I scrolled down the recipe, my all-purpose-flour-smudged finger clouding the laptop screen. On wax paper, roll dough into a 1/2-inch thick square. Yes, that was what I had forgotten during our grocery-store run an hour ago: wax paper.
“What do we do next, Mom?” Grace smiled at me expectantly.
“Hmm…we’re going to improvise.” I pulled out aluminum foil.
“Does the recipe say to improvise?”
I looked at my older, by-the-book daughter. She looked back. “Work with me here, honey,” I said.
“Yum, yum, yum.” Anna was sitting cross-legged on the countertop, scooping up rainbow nonpareils—we had accidentally spilled half the jar a few minutes earlier—and stuffing them into her mouth. Our baking adventure could be going a bit smoother.
(P.S. A fun fact: Aluminum foil is not a good substitute for wax paper, at least in terms of a surface on which to roll dough and then freeze it.)
“Mom!” both girls yelled simultaneously.
I held up my hands. “The oven is ready,” I explained. “Everything is OK.”
I peered at the screen. Bake until cookies are light brown, 18 to 20 minutes. I got them into the oven and set the timer.
“I can’t wait to eat them,” Grace said.
Anna looked up from her fistful of a sugar rush. “Me too.”
“We’re making these for Pop, for his birthday,” I reminded my daughters. “We have to save some for him too.”
The girls looked at each other, having a silent, sister-to-sister tête-à-tête in front of me. “Pop can have two,” Grace told me.
Anna nodded her agreement. “He’ll be fine.”
Two cookies out of twenty for the birthday boy—sure, that seemed fair.
Approximately half an hour later, I let the girls sample a cookie—”Just one, ladies!”—as I’d promised. I poured milk into two glasses too, because everyone knows you can’t really enjoy a cookie without a glass of milk (or cup of coffee).
Then I knocked over one of the glasses of milk.
Milk splashed across the countertop, onto my legs, into a white pool on the floor. I closed my eyes, sighed.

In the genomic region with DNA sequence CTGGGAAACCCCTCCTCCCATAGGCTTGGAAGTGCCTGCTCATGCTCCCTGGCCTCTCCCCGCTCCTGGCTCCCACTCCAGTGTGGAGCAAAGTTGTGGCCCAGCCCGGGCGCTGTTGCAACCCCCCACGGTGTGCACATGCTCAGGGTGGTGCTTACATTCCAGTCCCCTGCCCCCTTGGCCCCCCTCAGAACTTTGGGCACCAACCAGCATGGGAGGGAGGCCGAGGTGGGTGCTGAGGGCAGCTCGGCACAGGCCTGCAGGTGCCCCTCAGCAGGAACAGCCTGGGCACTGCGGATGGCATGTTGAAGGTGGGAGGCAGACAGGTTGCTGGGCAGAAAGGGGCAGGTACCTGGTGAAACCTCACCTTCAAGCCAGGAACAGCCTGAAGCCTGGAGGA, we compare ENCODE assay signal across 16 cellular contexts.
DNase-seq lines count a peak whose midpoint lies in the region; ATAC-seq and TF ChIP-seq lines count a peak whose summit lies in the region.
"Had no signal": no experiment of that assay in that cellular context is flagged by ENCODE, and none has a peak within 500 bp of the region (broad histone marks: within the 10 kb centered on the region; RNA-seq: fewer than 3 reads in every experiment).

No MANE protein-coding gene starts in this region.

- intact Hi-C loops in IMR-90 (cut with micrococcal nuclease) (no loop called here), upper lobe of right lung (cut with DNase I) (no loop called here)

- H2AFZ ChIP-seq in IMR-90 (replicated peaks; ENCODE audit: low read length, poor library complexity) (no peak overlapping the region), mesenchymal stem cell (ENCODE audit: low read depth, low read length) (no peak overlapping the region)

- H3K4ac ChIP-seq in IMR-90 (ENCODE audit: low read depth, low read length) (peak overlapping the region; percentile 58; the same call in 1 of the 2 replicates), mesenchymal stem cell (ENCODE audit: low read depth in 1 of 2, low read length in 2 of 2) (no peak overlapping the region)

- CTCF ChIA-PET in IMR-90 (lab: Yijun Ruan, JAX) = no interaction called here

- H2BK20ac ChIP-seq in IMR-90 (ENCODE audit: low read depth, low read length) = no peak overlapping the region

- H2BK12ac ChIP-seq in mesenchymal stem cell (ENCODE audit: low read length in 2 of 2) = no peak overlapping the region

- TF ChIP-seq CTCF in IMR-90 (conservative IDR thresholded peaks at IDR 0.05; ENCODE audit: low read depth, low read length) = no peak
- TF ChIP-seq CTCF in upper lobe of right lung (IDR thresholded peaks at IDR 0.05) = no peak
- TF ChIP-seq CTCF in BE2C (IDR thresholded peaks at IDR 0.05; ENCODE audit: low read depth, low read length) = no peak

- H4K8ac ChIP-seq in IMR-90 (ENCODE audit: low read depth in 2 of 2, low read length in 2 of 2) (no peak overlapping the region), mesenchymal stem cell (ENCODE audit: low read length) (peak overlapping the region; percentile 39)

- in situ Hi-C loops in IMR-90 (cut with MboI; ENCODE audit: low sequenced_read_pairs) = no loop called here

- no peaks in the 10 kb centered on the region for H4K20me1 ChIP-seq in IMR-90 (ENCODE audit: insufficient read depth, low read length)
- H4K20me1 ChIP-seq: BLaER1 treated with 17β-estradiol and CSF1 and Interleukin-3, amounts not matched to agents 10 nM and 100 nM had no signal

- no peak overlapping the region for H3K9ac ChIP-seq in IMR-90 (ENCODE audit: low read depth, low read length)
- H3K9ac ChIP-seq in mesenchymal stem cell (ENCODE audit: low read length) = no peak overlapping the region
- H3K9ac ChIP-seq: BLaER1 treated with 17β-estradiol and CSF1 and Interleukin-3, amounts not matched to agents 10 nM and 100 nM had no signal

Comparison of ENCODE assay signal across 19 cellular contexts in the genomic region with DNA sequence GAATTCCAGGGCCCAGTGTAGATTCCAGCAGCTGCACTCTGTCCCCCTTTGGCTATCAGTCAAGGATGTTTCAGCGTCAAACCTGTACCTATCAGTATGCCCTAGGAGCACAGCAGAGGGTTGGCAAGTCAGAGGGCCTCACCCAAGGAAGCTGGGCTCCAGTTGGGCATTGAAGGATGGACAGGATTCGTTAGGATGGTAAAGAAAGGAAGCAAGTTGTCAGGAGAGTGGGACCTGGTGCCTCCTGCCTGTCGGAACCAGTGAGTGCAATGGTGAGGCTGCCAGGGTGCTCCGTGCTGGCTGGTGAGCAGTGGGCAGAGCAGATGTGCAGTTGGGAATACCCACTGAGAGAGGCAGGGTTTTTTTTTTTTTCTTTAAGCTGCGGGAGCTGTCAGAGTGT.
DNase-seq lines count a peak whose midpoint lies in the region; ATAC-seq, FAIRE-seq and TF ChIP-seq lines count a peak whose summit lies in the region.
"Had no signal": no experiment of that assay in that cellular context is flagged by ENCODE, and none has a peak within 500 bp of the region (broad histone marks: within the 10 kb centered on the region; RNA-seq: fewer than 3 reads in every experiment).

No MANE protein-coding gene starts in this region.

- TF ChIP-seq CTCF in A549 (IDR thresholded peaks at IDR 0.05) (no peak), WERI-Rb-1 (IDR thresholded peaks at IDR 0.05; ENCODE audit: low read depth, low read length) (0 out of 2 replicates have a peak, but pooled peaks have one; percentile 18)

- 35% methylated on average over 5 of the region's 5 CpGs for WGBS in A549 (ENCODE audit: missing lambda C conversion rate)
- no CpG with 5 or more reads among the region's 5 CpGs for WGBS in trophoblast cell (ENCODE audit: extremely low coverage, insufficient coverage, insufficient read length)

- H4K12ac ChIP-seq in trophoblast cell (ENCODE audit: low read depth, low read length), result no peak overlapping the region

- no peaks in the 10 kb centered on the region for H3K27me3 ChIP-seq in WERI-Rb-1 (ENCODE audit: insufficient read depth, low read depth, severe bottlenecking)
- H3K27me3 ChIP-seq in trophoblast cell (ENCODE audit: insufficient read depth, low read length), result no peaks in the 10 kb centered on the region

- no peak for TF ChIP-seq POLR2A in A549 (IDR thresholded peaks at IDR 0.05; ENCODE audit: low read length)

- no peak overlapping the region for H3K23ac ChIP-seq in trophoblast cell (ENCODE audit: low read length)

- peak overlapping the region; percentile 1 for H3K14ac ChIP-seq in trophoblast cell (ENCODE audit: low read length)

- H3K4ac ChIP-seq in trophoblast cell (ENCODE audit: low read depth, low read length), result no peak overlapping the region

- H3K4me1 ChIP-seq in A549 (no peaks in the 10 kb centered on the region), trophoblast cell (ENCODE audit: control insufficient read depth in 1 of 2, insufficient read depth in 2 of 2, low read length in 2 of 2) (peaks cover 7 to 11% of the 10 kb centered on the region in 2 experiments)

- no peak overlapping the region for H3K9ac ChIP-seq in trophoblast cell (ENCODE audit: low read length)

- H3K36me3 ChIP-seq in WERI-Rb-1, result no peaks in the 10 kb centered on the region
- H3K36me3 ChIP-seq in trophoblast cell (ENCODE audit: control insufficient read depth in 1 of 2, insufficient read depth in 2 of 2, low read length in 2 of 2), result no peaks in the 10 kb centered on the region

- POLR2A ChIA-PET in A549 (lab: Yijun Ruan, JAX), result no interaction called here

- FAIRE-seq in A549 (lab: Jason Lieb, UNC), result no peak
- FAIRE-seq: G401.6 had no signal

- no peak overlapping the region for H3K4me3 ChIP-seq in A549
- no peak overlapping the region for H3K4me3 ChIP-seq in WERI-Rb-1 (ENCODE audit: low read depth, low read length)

“Mom.” Anna poked her head around the corner. “Do you have our milk yet?”
“Just one second, honey…”
Later that evening, I emailed a picture I took of the girls baking (snapped before things got messy) to my parents and Stanton’s. I shared with the grandparents that making the Funfetti shortbread cookies had resulted in a disaster of a kitchen.
Stanton’s mom always replies to my emails with thoughtful ones of her own. This time, she wrote back, “Just think how discouraging it would have been to have a messed-up kitchen and a not-so-yummy sweet!”
This note struck a chord with me. Because it’s true. You have to make a mess sometimes.
And sometimes, if we’re lucky, our mess yields something sweet. Funfetti shortbread cookies, for example. As I was writing this, I remembered a quote I’ve always liked: “One of the most glorious messes in the world is the mess created in the living room on Christmas Day. Don’t clean it up too quickly.” (Andy Rooney)
Cookies, Christmas morning—worthwhile messes, for sure.
…sometimes, if we’re lucky, our mess yields something sweet.
What about the messes we make that are far from sweet? The ones that are, simply, trouble?
Mistakes. Miscalculations. Faux pas and false steps.
Decisions that turned out to be bad ideas.
Around the time of my baking (mis)adventure with my daughters, I was talking with someone I care about. She expressed some doubts, some pain to me. I responded to her with my usual spiel about finding silver linings, things happening for a reason.
The more I thought about it, though…the more I thought, it’s OK to acknowledge you made a mess, plain and simple. It’s OK to look for silver linings…and not find them here. To say, “Here, we simply have a mess.
“I’m human. I made a mess. Now let’s move forward.”
We can recognize the humanity in others, but at the same time struggle to accept it in ourselves.
It can be difficult to forgive people. It can be even more difficult to forgive ourselves. But we do need to forgive ourselves…to recognize and accept our humanity…to move forward.
It’s OK to look for silver linings…and not find them here. To say, “Here, we simply have a mess.”
Even where we can’t find silver linings, we probably can uncover some learning experiences. Oh, learning experiences. Who doesn’t love those, right? 😉
Years ago, I made a mistake I still remember. I could have helped somebody more than I did. Why didn’t I? Partly, I was young and immature.
I’ve come to forgive myself for that lapse in judgment. Looking back now, I still cringe and think, Ugh, I could have been a better person. There was no silver lining there—none that I know of, at least.
There was a learning experience, though. When I have the opportunity, these days, to help people in a similar way, I do. I try to be a better person.
You have to make a mess sometimes, to become a better person.
And if you’re lucky, you make a mess, and you get two cookies on your birthday.
Photo credit: Pixabay
Like what you just read? Then check out Melissa Leddy’s newest short fiction e-book, “What Happens Next.” A story that’s heartfelt, relevant and can’t-put-it-down good.